Housing Authority discusses Sharswood renewal project at Planning Commission

The Philadelphia Housing Authority plans to replace every unit of housing that will be lost in the demolition of the Blumberg project towers in North Philadelphia, a representative told the Planning Commission on Tuesday.

Michael Johns, an executive vice president at PHA and member of the city’s Civic Design Review Committee, gave a presentation about the Sharswood-Blumberg Neighborhood Transformation Plan at the Commission’s request. He said the plan—which involves the demolition of existing housing and acquisition more than 1,200 properties in the area bounded by 19th, 27th, Girard and Cecil B. Moore—is one of the biggest projects in the Authority’s history.

Sharswood-Blumberg area | PHA
(WRT for PHA)

As of Saturday, Johns said, all the families living in the Blumberg towers have been relocated. PHA plans to tear down two of the existing towers and rehab a third tower for senior housing. In the first phase of construction, it plans to build 57 new affordable rental units and rehab 96 existing rental units for seniors. In later phases of development, the Authority plans to build 630 rental units, with 100 rented at market rate and 530 rented at reduced rates. It will also build 420 units for homeownership, with 100 sold at market rate and 320 sold below market rate.

PHA is also moving its headquarters to the neighborhood. Johns said that decision would support its planned development of commercial space along Ridge Avenue. Hundreds of PHA employees in the area will create a new demand for retail in the area. The Authority is also hoping to bring a supermarket to the neighborhood, which has lived without one for a number of years.

The Authority plans to develop public green space as well. And it is planning to reopen General John F. Reynolds elementary school, which closed in 2013, according to Johns. There will be an additional “social services component” to the project that Johns declined to identify.

All of this has been ably summarized by Sandy Smith at Philadelphia Magazine before. The Housing Authority has also begun posting information about the project on a dedicated website.

On Tuesday, Johns said that the Blumberg project represents a failed model of “barracks-style” public-housing development.

“This development helped to spur the decline of the neighborhood,” Johns said. “… PHA is committed to being part of the revitalization of the neighborhood.”

Alan Greenberger, the deputy mayor for economic development, said that PHA should be prepared to give quarterly updates to the Planning Commission as the project develops. In response to a question from Greenberger, Johns said the project is expected to take 5-7 years to complete, but it can be done more quickly if PHA is able to partner with private developers.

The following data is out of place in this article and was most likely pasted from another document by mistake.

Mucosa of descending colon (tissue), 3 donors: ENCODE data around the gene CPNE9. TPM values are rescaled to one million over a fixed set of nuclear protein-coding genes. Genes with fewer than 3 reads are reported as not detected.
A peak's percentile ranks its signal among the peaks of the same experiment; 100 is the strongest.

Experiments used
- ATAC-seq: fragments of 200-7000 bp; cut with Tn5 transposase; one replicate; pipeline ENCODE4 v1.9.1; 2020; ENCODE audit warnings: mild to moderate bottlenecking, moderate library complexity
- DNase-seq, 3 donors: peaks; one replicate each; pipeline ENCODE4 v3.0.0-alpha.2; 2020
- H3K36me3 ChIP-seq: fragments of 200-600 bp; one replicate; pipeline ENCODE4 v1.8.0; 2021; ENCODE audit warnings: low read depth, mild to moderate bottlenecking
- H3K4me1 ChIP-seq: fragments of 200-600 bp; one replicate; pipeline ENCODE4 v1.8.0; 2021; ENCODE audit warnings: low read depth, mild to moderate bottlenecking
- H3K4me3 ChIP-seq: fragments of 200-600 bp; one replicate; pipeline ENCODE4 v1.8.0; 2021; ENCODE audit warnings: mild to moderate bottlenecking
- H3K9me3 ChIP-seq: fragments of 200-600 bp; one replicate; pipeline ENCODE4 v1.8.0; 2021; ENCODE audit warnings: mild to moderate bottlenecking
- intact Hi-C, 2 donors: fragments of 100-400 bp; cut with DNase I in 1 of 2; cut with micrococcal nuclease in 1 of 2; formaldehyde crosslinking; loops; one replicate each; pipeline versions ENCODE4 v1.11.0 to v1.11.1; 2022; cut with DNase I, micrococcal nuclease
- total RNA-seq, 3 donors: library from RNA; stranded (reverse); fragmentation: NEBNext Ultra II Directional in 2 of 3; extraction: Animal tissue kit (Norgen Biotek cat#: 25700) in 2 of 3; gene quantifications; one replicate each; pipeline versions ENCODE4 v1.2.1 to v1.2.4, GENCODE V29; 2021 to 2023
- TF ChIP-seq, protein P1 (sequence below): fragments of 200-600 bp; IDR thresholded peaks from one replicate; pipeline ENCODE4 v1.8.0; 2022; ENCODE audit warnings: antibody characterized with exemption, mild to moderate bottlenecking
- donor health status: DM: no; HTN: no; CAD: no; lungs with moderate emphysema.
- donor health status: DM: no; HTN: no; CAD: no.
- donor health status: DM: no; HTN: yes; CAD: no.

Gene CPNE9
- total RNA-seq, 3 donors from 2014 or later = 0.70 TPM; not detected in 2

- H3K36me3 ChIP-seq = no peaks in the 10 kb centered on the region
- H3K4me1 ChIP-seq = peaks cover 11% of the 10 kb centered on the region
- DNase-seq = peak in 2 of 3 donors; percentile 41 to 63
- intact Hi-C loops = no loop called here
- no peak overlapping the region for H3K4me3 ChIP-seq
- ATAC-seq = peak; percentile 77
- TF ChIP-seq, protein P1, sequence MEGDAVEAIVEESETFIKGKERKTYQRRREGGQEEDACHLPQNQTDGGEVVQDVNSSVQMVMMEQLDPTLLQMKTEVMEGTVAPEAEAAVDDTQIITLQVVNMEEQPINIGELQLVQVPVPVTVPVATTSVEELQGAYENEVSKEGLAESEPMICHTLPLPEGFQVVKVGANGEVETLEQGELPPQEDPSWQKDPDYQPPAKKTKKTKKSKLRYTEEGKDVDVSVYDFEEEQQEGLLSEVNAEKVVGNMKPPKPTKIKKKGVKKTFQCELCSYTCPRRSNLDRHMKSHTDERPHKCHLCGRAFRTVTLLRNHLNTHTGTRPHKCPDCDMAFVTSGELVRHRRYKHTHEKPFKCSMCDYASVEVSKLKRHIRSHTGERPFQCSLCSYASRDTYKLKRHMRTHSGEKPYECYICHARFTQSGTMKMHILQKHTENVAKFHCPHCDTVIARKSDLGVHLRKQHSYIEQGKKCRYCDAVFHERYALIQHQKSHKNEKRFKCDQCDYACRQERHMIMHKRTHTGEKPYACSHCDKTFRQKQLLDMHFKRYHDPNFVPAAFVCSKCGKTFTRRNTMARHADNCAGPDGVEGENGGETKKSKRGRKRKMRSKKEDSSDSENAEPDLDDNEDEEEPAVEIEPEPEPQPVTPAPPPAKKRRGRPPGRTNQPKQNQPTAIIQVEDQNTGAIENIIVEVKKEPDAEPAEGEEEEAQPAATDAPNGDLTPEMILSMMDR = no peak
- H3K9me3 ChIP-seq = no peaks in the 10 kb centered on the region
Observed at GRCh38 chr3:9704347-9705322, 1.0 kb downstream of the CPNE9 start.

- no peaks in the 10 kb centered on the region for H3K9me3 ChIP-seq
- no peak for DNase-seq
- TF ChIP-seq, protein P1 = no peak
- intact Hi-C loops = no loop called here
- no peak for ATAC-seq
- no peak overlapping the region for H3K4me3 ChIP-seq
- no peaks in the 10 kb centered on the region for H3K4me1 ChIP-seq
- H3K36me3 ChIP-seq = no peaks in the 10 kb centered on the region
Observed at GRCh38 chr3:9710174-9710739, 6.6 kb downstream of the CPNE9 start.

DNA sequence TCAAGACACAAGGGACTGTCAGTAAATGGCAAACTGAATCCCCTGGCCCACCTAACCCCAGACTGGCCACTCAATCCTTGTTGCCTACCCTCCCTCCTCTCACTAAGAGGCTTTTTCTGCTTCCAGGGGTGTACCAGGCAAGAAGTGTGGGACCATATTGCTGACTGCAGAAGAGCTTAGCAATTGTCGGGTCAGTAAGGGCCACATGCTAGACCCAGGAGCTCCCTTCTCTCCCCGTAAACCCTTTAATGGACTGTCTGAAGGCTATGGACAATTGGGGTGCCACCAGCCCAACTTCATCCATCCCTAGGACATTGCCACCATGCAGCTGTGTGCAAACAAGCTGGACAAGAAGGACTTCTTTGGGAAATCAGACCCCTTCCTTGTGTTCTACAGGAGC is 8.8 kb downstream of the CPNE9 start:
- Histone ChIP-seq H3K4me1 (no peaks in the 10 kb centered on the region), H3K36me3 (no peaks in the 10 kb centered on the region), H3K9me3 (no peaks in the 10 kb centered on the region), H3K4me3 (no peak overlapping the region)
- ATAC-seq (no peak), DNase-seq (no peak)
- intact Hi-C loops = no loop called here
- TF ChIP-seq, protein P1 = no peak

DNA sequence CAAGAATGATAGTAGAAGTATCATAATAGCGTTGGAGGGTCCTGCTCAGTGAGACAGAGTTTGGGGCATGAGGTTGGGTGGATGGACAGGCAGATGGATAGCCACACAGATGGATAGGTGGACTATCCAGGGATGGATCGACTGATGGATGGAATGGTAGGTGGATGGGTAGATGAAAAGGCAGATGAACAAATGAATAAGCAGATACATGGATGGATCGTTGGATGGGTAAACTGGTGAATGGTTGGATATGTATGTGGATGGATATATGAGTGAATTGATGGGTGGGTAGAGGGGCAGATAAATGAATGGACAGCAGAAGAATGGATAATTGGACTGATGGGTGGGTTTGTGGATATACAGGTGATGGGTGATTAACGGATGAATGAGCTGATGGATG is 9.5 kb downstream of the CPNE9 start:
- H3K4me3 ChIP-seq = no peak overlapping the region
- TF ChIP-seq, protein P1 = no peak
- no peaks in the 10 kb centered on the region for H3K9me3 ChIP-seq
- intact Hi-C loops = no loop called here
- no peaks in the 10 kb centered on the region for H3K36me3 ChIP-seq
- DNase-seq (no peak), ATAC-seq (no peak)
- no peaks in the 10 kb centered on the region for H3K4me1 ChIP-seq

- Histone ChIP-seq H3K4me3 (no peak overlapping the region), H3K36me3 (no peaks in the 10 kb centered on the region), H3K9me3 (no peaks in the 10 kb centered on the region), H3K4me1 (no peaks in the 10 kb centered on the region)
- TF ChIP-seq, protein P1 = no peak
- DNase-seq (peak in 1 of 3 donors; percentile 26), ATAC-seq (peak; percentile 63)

The Authority is planning a “developers’ roundtable” to discuss the project with potential partners, which is tentatively scheduled for some time in December. The Authority is also working toward creating design standards for the housing, Johns said.

Faye Anderson, the director of All That Philly Jazz, asked Johns when the Authority would begin a study of potential historic sites in the neighborhood. He said the Authority is starting to plan for that process, but wouldn’t hold a meeting about it until next year.

The Authority announced that it would demolish the Blumberg towers last year. Since then, PHA has begun eminent domain proceedings on 800 privately owned properties in the area in partnership with the Philadelphia Redevelopment Authority. Of the more than 800 properties PHA is looking to acquire by eminent domain, the Redevelopment Authority has estimated that only 73 are occupied.

The first phase of construction, involving 57 affordable rental units, is expected to cost $21 million, which amounts to more than $360,000 per unit. The first phase of construction is being funded with federal low-income housing tax credits, a $1.5 million grant from the city, and the Authority’s own funds. Alan Greenberger asked how PHA expected to entice private developers to build affordable housing as part of the project. Johns said that developers would be encouraged to take advantage of existing incentives, like inclusionary zoning bonuses, and that PHA was also likely to directly provide them with funding.

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